The benefits can be generous and are tax free. In 2014, the Improved Pension Benefit (which is often called “Aid and Attendance” or “Housebound” benefits) provides up to $1,759 per month to an unmarried veteran, $1,130 per month to a surviving spouse, or $2,085 per month to a married veteran and spouse.
Generally, veterans (or their surviving spouses) are eligible for Aid and Attendance or Housebound benefits if:
They were discharged from service under conditions other than dishonorable.
They served at least ninety (90) days of active military service, one (1) day of which was during a period of war. (Generally, however, veterans who entered active duty after September 7, 1980, must have served at least 24 months or the full period for which they were called or ordered to serve.)
The “Periods of War” which have been defined by the Veterans Administration are as follows:
World War II
December 7, 1941, through December 31, 1946
June 27, 1950, through January 31, 1955
August 5, 1964, through May 7, 1975; and for veterans who served “in country” before August 5, 1964, February 28, 1961 through May 7, 1975
August 2, 1990 through a date to be set by law or Presidential Proclamation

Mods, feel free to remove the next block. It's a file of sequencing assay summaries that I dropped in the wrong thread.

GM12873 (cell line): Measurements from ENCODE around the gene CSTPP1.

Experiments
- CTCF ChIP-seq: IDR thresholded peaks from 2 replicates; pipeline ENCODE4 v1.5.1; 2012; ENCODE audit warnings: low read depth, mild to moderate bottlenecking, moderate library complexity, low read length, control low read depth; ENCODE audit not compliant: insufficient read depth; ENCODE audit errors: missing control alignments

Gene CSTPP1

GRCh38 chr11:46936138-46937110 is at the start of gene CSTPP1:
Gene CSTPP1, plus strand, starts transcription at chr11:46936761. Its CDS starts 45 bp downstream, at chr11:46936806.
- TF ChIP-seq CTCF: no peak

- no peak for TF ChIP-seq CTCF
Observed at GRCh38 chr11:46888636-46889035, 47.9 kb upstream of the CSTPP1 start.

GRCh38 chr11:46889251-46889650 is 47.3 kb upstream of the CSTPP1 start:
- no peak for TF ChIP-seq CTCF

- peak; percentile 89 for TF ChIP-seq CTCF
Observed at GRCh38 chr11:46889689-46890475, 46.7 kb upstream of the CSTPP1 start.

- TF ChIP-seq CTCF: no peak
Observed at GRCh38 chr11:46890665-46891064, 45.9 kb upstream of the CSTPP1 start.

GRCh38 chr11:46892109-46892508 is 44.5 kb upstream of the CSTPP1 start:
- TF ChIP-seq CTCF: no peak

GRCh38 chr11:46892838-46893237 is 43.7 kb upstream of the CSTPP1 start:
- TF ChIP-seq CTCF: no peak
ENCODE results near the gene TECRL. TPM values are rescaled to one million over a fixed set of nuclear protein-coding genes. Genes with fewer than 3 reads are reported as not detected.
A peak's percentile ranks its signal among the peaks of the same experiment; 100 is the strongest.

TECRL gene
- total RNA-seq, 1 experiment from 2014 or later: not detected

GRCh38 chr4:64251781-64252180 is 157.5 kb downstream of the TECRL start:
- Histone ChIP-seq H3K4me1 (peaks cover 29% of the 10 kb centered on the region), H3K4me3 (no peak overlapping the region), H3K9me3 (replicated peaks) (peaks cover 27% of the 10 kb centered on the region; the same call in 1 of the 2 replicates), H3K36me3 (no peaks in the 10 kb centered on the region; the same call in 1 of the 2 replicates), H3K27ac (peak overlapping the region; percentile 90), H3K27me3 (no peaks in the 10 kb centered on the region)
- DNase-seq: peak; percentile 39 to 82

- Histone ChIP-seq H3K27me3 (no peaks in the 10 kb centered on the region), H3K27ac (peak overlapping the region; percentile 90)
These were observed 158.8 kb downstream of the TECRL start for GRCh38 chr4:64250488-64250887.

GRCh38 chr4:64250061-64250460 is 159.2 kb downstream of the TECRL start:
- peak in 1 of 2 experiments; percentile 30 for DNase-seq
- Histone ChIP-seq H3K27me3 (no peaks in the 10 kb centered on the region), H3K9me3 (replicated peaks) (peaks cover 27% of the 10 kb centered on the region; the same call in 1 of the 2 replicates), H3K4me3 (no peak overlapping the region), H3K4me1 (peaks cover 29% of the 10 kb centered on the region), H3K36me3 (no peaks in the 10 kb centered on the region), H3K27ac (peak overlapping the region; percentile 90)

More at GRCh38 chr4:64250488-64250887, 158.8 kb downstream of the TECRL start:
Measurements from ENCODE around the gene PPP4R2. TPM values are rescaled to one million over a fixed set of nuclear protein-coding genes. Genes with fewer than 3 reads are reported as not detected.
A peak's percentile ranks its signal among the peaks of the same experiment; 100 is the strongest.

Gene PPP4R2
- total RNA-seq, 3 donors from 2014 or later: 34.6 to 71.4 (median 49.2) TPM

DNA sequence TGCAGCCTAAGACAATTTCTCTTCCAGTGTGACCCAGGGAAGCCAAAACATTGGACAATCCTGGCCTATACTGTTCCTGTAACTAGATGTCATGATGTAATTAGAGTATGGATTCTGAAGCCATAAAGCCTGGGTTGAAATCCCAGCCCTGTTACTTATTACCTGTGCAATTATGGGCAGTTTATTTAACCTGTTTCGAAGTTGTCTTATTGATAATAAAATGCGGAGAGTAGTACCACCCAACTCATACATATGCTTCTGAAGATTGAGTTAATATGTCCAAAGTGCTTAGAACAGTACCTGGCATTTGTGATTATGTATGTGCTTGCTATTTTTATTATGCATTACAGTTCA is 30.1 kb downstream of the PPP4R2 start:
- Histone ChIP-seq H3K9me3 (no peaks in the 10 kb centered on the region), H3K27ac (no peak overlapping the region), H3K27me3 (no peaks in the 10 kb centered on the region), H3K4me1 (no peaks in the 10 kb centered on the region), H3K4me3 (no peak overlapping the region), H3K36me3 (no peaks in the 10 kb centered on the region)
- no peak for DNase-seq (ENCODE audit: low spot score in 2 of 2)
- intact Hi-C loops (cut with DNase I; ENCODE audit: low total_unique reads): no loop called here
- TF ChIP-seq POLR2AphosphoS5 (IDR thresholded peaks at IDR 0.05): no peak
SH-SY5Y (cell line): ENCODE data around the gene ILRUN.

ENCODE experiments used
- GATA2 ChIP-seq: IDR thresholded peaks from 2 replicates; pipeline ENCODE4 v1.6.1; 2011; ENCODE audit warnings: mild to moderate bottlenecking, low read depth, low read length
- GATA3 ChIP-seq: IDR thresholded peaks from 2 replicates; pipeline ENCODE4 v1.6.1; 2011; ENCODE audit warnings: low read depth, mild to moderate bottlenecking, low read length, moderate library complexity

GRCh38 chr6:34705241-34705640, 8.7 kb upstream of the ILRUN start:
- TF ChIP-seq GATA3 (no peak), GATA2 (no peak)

The medical requirements for Improved Pension benefits are:
The veteran requires the aid of another person to perform the activities of daily living or to protect himself or herself from the hazards of the daily environment, OR
The veteran is bedridden, OR,
The veteran is a patient in a nursing home, OR,
The veteran is blind or nearly blind.
In addition to the medical requirements, there are income limits for a veteran to receive the enhanced pension. For 2014, for example, to receive a enhanced pension, a single veteran would have to be receiving income of $21,107 ($1,759 per month) or less.
The important thing to know about this income limit, however, is that it is adjusted for medical expenses. A married veteran, therefore, who meets the medical criteria and who is in an assisted living facility can often qualify for the full amount of the benefit, $2,085 a month.
Net worth is also critical in determining eligibility for the Improved Pension benefit. There is no set limit on how much a veteran may be worth, but net worth cannot be “excessive.”
Even though there is no published limit on net worth, the figure of $80,000 is often the beginning of the calculation. A net worth over $80,000 requires an examiner with the VA to justify the award of benefits.
Although there has been discussion at the federal level about adding a lookback period to disqualify any transfers of assets to (for example) a trust, no such lookback is presently in effect.
Seniors who are veterans and served 90 days on active duty and even one day during a wartime period, and their surviving spouses, should check on their eligibility for these benefits. The Improved Pension Benefit, combined with Social Security, can make the difference between being able to meet the expenses of an home care or an assisted living facility or not.